Era Aviation's Texas-based parent corporation is considering whether to sell the 50-year-old aviation company.
Rowan Companies Inc.'s board of directors asked management to evaluate the importance of Era Aviation to Rowan's core business.
"The board has asked the company to take a look at Era Aviation and check the market as to what kind of value Era has to the company," said Bob Croyle, Rowan's vice chair and chief administrative officer. "Then the board will determine if Era is a core business to us or if we want to sell it."
Simmons and Company International, a Houston-based investment bank firm that specializes in the energy industry, is conducting the evaluation. The process began in April, said Era President Chuck Johnson.
As part of the evaluation, Rowan has received proposals to buy Era from several companies, both Croyle and Johnson said. Management also has offered presentations about Era to some of the potential buyers.
Rowan, based in Houston, has three areas of operation: Rowan conducts offshore and onshore drilling of oil and gas wells; LeTourneau Inc. conducts the manufacturing and sale of heavy equipment and products; and Era provides fixed-wing and helicopter services.
Croyle said the process should be completed within the next few months.
"It's not a fun time for Era employees to have this indecision," he said. "We want to reach a decision on the matter fairly quickly."
Era's airline services are an important part of Alaska's transportation, especially in rural communities. Era has hub operations in Anchorage and Bethel, and flies to 24 destinations throughout Southcentral, the Yukon-Kuskokwim area and to Kodiak Island. It also offers charter and contract flight services.
Era's helicopter division operates flight-seeing tours in Southeast Alaska. It also operates out of Louisiana and Nevada, primarily for oil and gas companies.
As of March, Era owned 85 helicopters and 16 fixed-wing aircraft, according to financial statements. The company has 950 employees, most of whom are in Alaska.
But Era's balance sheets for the airline and the helicopter divisions over the years haven't always been favorable.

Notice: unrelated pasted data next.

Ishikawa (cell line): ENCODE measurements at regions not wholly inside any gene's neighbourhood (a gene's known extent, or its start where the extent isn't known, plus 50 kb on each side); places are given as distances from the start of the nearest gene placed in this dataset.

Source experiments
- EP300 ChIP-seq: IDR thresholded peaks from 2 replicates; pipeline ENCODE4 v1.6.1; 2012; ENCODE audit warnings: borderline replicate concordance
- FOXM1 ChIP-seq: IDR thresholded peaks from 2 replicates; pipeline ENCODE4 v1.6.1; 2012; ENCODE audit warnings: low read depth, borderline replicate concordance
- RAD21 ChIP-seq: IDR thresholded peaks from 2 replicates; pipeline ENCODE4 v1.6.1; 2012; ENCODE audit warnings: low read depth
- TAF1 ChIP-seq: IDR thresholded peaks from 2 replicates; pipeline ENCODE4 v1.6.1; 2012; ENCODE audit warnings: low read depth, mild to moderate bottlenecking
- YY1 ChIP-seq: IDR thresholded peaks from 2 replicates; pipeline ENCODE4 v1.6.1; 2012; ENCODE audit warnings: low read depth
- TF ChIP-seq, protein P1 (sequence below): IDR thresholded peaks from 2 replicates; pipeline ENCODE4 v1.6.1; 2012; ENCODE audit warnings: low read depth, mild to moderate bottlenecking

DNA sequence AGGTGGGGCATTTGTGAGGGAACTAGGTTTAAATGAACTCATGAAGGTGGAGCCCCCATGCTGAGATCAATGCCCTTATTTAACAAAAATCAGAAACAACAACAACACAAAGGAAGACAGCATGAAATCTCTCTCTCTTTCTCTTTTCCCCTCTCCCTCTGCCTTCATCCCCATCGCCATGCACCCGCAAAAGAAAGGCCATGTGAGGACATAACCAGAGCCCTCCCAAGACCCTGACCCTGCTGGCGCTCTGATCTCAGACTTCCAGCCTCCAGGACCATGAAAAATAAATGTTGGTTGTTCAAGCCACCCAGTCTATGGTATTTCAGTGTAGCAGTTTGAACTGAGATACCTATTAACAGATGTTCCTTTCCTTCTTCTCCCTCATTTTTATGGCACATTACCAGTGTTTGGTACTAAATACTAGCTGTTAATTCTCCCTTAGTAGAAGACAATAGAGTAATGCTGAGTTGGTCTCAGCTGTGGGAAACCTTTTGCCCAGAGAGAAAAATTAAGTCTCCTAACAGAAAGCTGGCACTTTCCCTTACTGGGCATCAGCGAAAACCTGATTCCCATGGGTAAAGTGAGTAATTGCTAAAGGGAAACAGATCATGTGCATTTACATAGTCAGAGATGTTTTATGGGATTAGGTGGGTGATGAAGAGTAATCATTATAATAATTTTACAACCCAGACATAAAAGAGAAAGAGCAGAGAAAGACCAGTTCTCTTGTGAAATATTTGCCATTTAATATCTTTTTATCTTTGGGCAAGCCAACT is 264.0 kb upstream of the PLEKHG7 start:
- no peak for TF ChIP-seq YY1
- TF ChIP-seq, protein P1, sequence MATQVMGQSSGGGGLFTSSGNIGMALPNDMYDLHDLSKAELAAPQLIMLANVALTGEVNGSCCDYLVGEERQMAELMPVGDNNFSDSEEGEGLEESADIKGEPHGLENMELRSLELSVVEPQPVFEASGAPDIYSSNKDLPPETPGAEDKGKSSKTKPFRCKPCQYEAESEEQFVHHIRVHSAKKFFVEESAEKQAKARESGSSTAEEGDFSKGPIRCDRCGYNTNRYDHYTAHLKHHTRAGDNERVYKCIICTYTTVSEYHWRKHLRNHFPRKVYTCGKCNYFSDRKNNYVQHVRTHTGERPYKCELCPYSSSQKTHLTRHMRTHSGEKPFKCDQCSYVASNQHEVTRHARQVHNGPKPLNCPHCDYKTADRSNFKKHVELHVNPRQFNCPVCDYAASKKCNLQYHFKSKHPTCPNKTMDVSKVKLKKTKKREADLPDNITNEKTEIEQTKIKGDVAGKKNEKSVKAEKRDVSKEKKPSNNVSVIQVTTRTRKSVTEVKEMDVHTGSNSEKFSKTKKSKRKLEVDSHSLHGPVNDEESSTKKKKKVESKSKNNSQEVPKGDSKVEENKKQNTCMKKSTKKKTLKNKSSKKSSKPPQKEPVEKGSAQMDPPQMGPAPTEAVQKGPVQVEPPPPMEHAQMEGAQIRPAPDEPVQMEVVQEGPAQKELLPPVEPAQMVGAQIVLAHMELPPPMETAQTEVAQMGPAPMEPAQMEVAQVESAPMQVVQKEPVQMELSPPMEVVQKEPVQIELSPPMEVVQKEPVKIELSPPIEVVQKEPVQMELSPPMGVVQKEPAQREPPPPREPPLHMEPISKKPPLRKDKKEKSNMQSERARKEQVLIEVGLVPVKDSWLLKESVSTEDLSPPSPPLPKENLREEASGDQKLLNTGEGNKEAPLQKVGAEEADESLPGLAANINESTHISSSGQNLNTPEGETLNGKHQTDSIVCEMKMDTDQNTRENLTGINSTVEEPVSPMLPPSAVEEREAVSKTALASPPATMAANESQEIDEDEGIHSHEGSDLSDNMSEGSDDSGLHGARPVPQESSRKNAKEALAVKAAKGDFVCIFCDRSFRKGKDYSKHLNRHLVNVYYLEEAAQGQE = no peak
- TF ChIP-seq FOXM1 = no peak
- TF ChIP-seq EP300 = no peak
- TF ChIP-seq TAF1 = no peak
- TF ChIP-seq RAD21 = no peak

"Neither (division) have been as profitable as we'd like to have seen over the last few years," Croyle said. "Rowan at the core of its business is an offshore drilling company, so the question that arises is, 'Should we be in the aviation business?'"
In the first six months of the year, Era experienced a loss of nearly $14.4 million in operations, according to Rowan's second-quarter financial statements. That compares to a loss of $5.1 million during the same period last year.
The bulk of the loss was attributed to the normal seasonal slowdown in helicopter flying activity in Alaska during the first four months of the year.
Comparatively, the rest of Rowan's companies are doing well so far this year. All totaled, Rowan reported an operating loss of $964,000 through June 30, 2004, compared to a loss of $17.1 million for the first six months of 2003.
The drilling company, which reported a loss of $12 million in the second quarter 2003, turned a profit of $11 million this year. The manufacturing company increased its profits from $297,000 last year to nearly $2.4 million this year.
Era has had profitable years, including a nearly $14 million profit in 2002. But the company's bottom lines haven't been steady or predictable. Those ups and downs reflect heavily in Rowan's earnings, Croyle said. And operating costs for such factors as fuel, insurance and excise taxes continue to rise.
Carl F. Brady founded Era in 1948, establishing what is now the world's oldest helicopter company. In 1967, Rowan bought Era's holdings.
While he doesn't know what's going to happen to Era, Johnson said he doesn't believe that Era will ever leave Alaska.
"I'm sure we'll still be around; I'm as confident as I can be about that," he said. "We really aren't a core business to Rowan. We're the only one of their companies that's not core to offshore drilling. But we're a viable company.
"I'm confident that however it goes, it will be positive for the long-term future of the company," Johnson added. "But we want to get through it so we know what the end result is going to be."
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